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Working Hours and Overtime Regulations

Understand the laws governing work hours and overtime in Angola

Standard working hours

In Angola, the General Labor Law establishes a framework for a standard workweek, setting limitations on daily and weekly working hours.

The Angolan workweek is capped at a maximum of 44 hours on average. This average can be calculated over a contract period of less than a year or on an annual basis.

The daily working schedule is typically limited to 8 hours. However, certain circumstances may allow for an extension. Activities related to specific crops, weather conditions, or cultural needs may necessitate exceeding the 8-hour limit, provided the total weekly limit of 44 hours isn't surpassed.


In Angola, overtime work is regulated by the General Labor Law. It requires a prior agreement between the employer and the employee, and employers cannot force employees to work overtime. The law also establishes limitations on overtime work to prevent employee burnout. These include a maximum of 2 hours per day, 40 hours per month, and 200 hours per year. However, unforeseen circumstances or natural disasters may necessitate exceeding these limits.

Overtime work must be compensated at an increased rate on top of the employee's base salary. Compensation varies depending on the number of overtime hours worked. A minimum increase of 150% is required for the first 30 overtime hours in a month, and 175% for all hours exceeding 30 in a month. Recent changes to the General Labor Law eliminated the differentiation in overtime compensation based on company size. Collective bargaining agreements or individual employment contracts may offer even higher compensation for overtime work.

Rest periods and breaks

Angolan labor law mandates designated rest periods and breaks throughout the workday to ensure employee well-being and prevent fatigue. Here's a breakdown of worker entitlements as per the General Labor Law of Angola:

Daily Rest Period

  • Minimum Break: Angolan law guarantees a minimum rest period of 12 consecutive hours between consecutive workdays. This ensures sufficient recovery time for employees before returning to work.

Breaks During the Workday

  • Meal Break Entitlement: Workers are entitled to a rest break for meals during extended workdays. The specific duration of this break depends on the total working hours:
    • Workday Exceeding 6 Hours: Employees working for at least 6 hours uninterrupted are entitled to a paid break of at least 30 minutes for meals.
    • Split Workday: For workdays exceeding 6 hours with interruptions, the rest period should be a minimum of 1 hour, although it may be unpaid.

Note: Collective bargaining agreements or individual employment contracts may specify break durations exceeding the minimum legal requirements.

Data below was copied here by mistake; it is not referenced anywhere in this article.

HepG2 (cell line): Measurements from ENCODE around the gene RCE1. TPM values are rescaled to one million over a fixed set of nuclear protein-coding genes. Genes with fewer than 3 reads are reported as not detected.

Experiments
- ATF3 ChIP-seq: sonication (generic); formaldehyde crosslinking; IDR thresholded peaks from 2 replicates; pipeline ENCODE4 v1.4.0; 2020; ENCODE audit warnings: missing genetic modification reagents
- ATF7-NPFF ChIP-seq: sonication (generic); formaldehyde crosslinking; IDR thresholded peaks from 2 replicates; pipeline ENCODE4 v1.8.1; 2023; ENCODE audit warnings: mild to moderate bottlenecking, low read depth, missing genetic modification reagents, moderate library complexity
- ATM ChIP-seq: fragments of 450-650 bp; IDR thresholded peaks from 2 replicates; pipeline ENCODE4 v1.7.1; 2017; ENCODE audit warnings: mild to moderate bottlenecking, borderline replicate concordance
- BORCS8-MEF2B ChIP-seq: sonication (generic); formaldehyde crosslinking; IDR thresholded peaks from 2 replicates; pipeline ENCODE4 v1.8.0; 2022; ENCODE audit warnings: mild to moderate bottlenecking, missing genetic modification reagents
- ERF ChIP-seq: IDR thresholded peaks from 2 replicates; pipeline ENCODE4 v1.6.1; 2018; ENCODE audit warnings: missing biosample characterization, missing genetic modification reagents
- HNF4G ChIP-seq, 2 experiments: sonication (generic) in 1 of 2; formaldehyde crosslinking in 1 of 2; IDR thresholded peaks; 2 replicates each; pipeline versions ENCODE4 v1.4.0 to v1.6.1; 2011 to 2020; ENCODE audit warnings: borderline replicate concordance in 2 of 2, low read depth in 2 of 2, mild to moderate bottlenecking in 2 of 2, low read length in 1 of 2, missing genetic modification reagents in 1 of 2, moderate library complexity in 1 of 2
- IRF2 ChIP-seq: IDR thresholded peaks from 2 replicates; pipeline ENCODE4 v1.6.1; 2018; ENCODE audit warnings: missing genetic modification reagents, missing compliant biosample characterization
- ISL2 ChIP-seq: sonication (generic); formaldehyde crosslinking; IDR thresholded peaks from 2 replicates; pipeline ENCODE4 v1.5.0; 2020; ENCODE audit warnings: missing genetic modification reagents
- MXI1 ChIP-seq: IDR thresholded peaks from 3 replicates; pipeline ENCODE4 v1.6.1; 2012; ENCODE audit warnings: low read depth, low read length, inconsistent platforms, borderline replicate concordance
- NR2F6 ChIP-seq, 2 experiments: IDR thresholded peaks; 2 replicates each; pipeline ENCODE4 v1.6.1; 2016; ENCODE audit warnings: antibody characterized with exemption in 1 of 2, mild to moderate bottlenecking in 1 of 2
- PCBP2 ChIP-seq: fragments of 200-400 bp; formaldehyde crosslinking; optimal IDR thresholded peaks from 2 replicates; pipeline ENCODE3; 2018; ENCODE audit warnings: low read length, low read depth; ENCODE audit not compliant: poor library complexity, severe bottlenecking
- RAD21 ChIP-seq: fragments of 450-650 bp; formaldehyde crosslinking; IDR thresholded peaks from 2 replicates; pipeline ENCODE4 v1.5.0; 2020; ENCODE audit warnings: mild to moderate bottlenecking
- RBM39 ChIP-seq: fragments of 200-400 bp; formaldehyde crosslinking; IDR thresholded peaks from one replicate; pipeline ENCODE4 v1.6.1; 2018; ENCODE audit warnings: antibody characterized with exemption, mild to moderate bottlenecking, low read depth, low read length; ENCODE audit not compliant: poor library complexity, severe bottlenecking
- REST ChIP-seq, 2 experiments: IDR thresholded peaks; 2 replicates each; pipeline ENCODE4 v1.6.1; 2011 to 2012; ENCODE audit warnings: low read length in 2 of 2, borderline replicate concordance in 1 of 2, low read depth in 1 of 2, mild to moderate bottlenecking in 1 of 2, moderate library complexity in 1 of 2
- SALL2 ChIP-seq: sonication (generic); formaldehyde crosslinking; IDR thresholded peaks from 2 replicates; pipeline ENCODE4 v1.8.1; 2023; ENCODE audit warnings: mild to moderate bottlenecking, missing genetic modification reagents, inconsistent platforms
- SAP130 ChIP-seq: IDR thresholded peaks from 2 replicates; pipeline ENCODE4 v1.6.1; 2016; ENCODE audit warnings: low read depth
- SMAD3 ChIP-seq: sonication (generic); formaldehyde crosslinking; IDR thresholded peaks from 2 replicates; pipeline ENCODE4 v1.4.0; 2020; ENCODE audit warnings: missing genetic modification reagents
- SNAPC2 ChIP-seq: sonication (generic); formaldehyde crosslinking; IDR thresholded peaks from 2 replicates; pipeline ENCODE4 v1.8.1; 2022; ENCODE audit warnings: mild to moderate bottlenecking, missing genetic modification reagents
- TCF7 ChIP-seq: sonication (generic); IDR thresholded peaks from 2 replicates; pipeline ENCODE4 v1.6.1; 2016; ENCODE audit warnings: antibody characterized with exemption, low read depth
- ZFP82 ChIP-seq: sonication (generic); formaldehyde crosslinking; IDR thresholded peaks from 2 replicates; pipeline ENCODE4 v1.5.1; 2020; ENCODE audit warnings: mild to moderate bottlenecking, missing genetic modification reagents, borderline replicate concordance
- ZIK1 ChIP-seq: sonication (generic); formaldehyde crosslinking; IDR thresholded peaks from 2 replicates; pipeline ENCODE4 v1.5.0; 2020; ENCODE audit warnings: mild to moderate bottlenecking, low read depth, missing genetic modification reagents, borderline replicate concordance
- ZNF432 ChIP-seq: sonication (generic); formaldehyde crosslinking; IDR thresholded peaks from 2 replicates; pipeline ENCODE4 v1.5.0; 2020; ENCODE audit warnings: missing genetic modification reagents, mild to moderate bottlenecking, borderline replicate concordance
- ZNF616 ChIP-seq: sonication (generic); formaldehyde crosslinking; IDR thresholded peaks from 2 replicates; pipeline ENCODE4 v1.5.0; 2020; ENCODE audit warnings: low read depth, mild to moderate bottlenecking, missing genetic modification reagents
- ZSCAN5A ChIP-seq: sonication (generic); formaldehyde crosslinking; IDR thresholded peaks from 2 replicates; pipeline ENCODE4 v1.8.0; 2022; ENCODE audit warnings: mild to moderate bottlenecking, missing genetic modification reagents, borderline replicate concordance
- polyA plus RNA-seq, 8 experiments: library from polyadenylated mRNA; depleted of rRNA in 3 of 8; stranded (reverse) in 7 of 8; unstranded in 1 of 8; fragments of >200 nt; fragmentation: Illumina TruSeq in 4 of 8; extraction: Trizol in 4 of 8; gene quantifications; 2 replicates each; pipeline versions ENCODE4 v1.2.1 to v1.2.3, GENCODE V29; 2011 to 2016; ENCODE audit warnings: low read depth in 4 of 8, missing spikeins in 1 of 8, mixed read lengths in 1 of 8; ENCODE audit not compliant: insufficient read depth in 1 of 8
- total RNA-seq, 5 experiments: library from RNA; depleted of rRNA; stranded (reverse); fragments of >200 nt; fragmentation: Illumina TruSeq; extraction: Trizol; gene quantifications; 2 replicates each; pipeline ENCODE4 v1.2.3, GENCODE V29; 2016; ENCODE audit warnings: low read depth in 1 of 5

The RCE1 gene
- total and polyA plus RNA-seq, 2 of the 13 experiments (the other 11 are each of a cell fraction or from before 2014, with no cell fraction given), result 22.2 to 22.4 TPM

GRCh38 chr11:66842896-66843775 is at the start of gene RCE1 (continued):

Night shift and weekend regulations

Angolan labor law recognizes the potential challenges associated with night and weekend work. Here's an overview of the regulations governing these work schedules:

Night Shift Work

  • Night Shift Definition: The General Labor Law of Angola doesn't provide a specific legal definition of "night shift." However, Angolan legislation typically considers work hours falling between 7 pm and 7 am as night shifts.
  • Compensation: Night shift work warrants increased compensation on top of the base salary. The minimum increase is 120% of the base salary for each hour worked during the night shift.

Note: Collective bargaining agreements or individual employment contracts may offer even higher compensation for night shifts.

Weekend Work

  • General Rule: Weekends are designated rest periods for employees in Angola. This typically includes both Saturday and Sunday.
  • Weekend Work Allowance: Working on weekends may be permitted under specific circumstances, but such work must be compensated appropriately. The General Labor Law allows for two compensation methods for weekend work:
    • Increased Pay: Employees who work weekends receive overtime compensation.
    • Compensatory Rest: Employees may be offered paid time off in lieu of working on the weekend.

Important Note: Weekend work regulations might be subject to change based on industry or sector. It's advisable to consult with the Angolan Ministry of Labor or relevant industry associations for the latest regulations concerning weekend work in your specific field.

Additional Considerations for Night and Weekend Work:

  • Restrictions for Pregnant Women: Pregnant women are generally prohibited from working night shifts or weekends during their pregnancy (specific limitations may vary depending on the stage of pregnancy).
  • Shift Work Agreements: For jobs with rotating or fixed night and weekend schedules, a written agreement between the employer and employee outlining the work schedule and compensation is recommended.
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